Escape from Slavery
Francis Bok (with Edward Tivman)
St. Martin's Press 2003
284 pages $24.95
Francis Bok was seven years old when Muslim raiders from northern Sudan stormed the small Dinka village where Bok was selling eggs for his mother. They murdered all the men and kidnapped the womenand children to serve as slaves for wealthy Muslim farmers. Bok was enslaved for ten years finally escaping the clutches of his master in 1996. He immigrated to the United States about one year later.
In "Escape from Slavery" Bok writes that he was one of thousands of enslaved Dinka children. The war against the Dinka tribes by the Muslims of northern Sudan has caused the death of two million southerners and displaced four million more - many of them forced into slavery. Raiders routinely kidnapped children as young as seven often brutalizing and torturing them including cutting off an arm or leg if they tried to escape. One ten year old had nails driven through his knees. Bok was sometimes beaten and fed little more than garbage for ten years.
It's difficult to comprehend this type of horror, especially when it is perpetrated on children. How can a child possibly endure this kind of suffering and dislocation? What unleashes this type of brutality? Closer to home, what can America do to stop it?
For years, the Western world was largely ignorant of the Sudanese human rights catastrophe. The fog began to lift when Charles Jacobs founded American Anti-Slavery Group (AASG). Jacobs read about the plight of Dinka children and became an abolitionist. Today Bok works with the AASG speaking to groups around the country about modern day slavery.
Bok reveals how slavery exacts a terrible price including the death of family and childhood before their time. It's profound moving story that compels us to see our own children and families as Bok tells us of his. Bok speaks with the simple wisdom that comes from suffering that clarifies what a monstrous evil slavery is. The book is simply written and easy to read, but it stirs the conscience in ways that few books do.
Fortunately people have been moved to action. Through the work of Bok, AASG, and others, the Clinton administration grudgingly acknowledged that slavery existed in Sudan, which elevated the problem into national prominence. The Bush administration worked harder and in 2002 the Sudan Peace Act was passed which made Sudanese slavery an international issue subject to international sanctions. From the United Nations however, there is only silence.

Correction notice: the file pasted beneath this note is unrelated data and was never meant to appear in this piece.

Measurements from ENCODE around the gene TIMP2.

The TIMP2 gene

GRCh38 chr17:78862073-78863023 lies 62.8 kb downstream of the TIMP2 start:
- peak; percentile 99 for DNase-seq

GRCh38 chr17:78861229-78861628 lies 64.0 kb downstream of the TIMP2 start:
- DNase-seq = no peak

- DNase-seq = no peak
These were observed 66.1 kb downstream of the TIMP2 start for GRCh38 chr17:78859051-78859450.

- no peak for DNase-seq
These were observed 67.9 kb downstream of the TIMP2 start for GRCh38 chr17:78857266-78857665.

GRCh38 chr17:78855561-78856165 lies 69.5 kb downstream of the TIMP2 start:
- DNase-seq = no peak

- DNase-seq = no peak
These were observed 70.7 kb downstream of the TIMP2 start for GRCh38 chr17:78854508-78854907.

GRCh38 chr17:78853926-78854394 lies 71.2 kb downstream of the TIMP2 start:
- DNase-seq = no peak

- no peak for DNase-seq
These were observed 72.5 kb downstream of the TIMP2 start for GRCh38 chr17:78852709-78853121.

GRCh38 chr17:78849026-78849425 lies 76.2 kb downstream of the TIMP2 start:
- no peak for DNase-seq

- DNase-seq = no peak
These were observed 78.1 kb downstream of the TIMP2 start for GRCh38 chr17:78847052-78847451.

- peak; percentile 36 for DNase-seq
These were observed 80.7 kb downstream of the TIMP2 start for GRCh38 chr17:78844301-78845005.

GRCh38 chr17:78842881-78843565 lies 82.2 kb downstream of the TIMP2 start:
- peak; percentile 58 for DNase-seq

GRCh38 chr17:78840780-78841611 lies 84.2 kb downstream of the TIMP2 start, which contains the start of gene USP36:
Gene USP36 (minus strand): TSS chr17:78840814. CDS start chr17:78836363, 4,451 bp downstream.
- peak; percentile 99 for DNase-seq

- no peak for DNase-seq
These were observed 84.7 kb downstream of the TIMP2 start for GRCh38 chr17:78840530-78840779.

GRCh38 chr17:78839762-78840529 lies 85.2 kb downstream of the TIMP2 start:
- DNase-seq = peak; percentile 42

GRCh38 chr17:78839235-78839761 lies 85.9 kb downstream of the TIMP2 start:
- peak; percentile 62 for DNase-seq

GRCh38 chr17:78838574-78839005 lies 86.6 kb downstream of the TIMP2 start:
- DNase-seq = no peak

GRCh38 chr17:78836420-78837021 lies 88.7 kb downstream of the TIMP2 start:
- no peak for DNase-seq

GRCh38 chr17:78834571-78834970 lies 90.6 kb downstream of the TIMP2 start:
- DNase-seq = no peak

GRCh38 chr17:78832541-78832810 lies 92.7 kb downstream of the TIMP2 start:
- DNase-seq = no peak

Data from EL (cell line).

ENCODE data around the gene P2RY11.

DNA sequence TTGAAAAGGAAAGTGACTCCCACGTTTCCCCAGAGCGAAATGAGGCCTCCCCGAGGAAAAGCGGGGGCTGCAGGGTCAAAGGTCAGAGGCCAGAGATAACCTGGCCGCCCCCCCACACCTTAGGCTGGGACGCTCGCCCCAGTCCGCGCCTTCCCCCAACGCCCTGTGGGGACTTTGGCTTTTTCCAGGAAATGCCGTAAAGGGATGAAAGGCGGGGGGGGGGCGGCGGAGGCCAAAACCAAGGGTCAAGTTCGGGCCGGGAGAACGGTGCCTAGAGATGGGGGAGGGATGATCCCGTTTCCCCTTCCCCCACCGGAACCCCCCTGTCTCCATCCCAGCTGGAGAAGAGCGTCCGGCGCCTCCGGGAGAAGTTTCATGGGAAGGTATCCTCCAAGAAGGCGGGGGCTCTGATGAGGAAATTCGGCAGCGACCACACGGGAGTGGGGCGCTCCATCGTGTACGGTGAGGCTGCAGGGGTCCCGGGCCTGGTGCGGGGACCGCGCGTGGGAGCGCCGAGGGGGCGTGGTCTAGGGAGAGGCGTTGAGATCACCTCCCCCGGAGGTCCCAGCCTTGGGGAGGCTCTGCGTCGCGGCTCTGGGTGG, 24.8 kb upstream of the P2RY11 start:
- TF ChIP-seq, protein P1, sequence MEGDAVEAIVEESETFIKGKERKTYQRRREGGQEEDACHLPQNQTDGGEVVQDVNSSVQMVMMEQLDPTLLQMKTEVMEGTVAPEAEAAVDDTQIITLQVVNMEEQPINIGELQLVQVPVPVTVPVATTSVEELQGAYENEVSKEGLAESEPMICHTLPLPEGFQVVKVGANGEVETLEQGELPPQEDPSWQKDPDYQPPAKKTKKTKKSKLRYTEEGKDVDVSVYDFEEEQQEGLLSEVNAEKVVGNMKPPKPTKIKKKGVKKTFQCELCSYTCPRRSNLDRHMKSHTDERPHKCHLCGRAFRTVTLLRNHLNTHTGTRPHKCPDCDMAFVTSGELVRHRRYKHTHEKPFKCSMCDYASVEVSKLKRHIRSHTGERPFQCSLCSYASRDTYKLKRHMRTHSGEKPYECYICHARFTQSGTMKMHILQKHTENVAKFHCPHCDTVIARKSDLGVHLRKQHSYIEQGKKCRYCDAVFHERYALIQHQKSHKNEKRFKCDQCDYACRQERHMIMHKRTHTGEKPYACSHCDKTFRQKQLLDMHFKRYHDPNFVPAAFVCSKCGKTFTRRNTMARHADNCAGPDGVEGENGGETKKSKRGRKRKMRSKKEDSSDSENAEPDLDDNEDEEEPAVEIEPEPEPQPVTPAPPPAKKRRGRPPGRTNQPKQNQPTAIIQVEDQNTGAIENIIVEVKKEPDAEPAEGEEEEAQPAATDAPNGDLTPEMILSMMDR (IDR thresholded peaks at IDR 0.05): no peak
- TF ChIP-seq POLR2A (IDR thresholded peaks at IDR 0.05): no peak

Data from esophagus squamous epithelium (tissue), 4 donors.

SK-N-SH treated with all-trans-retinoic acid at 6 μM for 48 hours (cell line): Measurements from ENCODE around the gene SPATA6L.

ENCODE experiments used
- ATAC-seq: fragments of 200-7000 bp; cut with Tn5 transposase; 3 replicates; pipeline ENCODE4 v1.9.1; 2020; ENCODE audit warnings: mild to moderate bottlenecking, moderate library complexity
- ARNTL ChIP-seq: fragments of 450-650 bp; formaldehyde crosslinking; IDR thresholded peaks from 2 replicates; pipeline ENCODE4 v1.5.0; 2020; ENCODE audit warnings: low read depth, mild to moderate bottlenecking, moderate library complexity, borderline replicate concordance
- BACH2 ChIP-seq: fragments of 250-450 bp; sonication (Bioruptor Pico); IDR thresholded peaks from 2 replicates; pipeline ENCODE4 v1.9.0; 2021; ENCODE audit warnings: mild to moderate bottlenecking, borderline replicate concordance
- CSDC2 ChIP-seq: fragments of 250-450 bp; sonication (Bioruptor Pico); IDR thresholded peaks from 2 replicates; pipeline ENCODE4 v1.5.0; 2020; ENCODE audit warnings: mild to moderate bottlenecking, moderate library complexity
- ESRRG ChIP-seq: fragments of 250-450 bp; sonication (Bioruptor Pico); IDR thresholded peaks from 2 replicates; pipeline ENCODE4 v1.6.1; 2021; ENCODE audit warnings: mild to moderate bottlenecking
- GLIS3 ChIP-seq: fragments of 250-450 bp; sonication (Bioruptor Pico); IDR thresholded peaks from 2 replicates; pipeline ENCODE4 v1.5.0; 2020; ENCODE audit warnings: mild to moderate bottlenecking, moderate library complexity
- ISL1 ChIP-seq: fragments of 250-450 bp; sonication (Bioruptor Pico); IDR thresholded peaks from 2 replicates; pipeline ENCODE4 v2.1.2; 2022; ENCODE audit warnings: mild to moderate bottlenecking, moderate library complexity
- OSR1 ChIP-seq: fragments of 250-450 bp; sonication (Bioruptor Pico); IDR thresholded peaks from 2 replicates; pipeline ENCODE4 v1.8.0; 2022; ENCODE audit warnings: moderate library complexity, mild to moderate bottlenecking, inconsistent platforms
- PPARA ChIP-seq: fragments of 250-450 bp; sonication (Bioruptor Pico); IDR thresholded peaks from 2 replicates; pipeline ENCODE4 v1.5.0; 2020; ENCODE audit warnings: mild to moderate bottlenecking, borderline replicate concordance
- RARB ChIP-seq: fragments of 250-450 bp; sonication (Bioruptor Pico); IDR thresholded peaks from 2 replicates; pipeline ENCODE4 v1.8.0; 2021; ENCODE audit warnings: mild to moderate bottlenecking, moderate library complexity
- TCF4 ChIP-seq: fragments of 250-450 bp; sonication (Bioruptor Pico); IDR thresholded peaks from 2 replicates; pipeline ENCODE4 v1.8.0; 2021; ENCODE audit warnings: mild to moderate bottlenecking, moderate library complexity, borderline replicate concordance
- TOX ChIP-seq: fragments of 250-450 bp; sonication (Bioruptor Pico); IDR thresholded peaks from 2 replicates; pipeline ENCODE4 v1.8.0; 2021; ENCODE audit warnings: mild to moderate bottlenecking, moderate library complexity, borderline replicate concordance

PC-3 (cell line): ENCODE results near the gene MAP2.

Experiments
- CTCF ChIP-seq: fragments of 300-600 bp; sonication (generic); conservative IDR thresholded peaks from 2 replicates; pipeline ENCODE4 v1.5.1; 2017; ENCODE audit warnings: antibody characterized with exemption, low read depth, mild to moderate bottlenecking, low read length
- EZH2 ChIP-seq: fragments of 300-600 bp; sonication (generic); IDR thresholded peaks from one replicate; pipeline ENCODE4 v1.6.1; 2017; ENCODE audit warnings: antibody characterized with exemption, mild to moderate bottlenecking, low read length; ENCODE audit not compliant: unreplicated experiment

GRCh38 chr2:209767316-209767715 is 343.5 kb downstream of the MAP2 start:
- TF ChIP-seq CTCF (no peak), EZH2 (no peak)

"Escape from Slavery" enables the reader to grasp a measure of the sorrow, suffering, and pain that the Dinka people have endured. Bok is a Christian and mentions in several places that his faith in God gave him the strength to prevail - even as an enslaved child. His faith may also account for the absence of any rancor and bitterness a reader might otherwise expect from someone who has suffered such brutal hardship.
What drives some Muslims to brutalize others in the way Bok experienced? Bok says the factors are racism and religion, with religion being the greatest. The Muslims of the north always regarded southern Dinkas as abeeb - an Arab word meaning both black and slave. This historic animus mixed with Muslim fundamentalism has unleashed a savagery that can only be attributed to ideological fanaticism, explains Bok. It is part of the jihad that has overtaken some of the Muslim world.
"When you add religious fanaticism to an ancient feeling of superiority of one people to another, you have a deadly and extremely cruel combination - as Americans found out on September 11," Bok writes. "Before 9/11 this argument was not an easy one to make. And while Osama bin Laden strikes most Americans as a crazy terrorist from Saudi Arabia, we Sudanese remember that before he went to Afghanistan he lived in Sudan protected by the equally fanatical Islamist government that remains in power. Imagine a country filled with Osama bin Ladens...it has been the reality of Dinka life for decades," he adds.
Bok writes to witness to the truth. Real freedom will return when Bok can finally go back to his country, he writes. In the meantime, we who hear Bok's eloquent testimony and resolve to add our voices to his can lessen the suffering of people still enslaved.
Read this book to comprehend human fortitude, the deep longing for freedom among those who don't have it, and the high cost of the modern slave trade. Then visit the AASG website (http://www.iabolish.com) to learn more.
Fr. Johannes L. Jacobse is a Greek Orthodox priest and edits the website www.OrthodoxyToday.org.
This review was published on the Town Hall website.